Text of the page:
Soldiers (ABBA song)

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Song by ABBA
from the album The Visitors
ReleasedNovember 29, 1981 (1981-11-29)
LabelPolar (Original release)
PolyGram (1992 - 1997)
Universal Music (1998 - )
Songwriter(s)Benny Andersson and Björn Ulvaeus
Producer(s)Andersson and Ulvaeus
The Visitors track listing
Side one
  1. "The Visitors"
  2. "Head over Heels"
  3. "When All Is Said and Done"
  4. "Soldiers"
Side two
  1. "I Let the Music Speak"
  2. "One of Us"
  3. "Two for the Price of One"
  4. "Slipping Through My Fingers"
  5. "Like an Angel Passing Through My Room"

"Soldiers" is an ABBA song, released on their 1981 album The Visitors. Its working title was "Peasants".


The song is a critique of militarism.

Billboard explains "emphasizing that although there seems to be so little one can do to prevent the machinations of soldiers and those who control them, we must "not look the other way/taking a chance/cos if the bugle starts to play/we too must dance".[1] The Telegraph describes the premise of the song as "how warmongers convince themselves they are noble men".[2]


The entire song rests upon a "simple two-note" statement". The song has a "string-ensemble synth arrangement". Agnetha uses a "subdued yet stoic vocal", and "the chorus vocals, while typically multi-tiered, are somewhat 'murkier' and less liberated in texture".[3]

Critical reception and analysis[edit]

ABBA's ABBA Gold describes the song as "bleak-yet-catchy".[4] Billboard notes its "simple yet ominous metaphors that envision impending nuclear holocaust". It goes on to explains "the offbeat cadence of the drumming holds dark, somber verses and the sing-song quality of the chorus together", and concludes by saying "certainly very few groups can effectively handle a subject as serious as this, and still imbue it with all the qualities of a great pop song".[1] Billboard listed the song under the "Best cuts" section of an album review, along with four other songs from the album.[5] ABBA: Let The Music Speak says the song has an "unsettling caution" and also "heart and humanity". The synths "gently inflame the sense of yearning throughout, driving along a backing track which features ...bass courtesy of Rutger Gunnarsson".[3]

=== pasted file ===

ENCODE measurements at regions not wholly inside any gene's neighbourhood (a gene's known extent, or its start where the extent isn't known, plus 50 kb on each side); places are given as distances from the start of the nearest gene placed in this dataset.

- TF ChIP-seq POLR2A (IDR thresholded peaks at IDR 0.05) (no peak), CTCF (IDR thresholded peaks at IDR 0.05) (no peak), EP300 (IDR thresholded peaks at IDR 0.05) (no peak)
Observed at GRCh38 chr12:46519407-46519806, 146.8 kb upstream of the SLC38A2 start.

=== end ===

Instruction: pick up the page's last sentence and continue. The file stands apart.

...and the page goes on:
Cover Versions[edit]

Scottish singer Barbara Dickson covered the song on her 1985 album Gold


  1. ^ a b Billboard. 1982-02-13. Retrieved 2013-09-25.
  2. ^ Personal View. "How do you follow up a blockbuster like Mamma Mia?". Telegraph. Retrieved 2013-09-25.
  3. ^ a b Tesch, Christopher Patrick ; editor: Matthew (2008). ABBA : let the music speak : an armchair guide to the musical soundscape of the Swedish supergroup (1st ed.). Fairfield Gardens, Qld.: Christopher J N Patrick. p. 79. ISBN 9780646496764.
  4. ^ Abba's Abba Gold - Elisabeth Vincentelli - Google Books. 2004-03-31. Retrieved 2013-09-25.
  5. ^ Billboard. 1981-12-12. Retrieved 2013-09-25.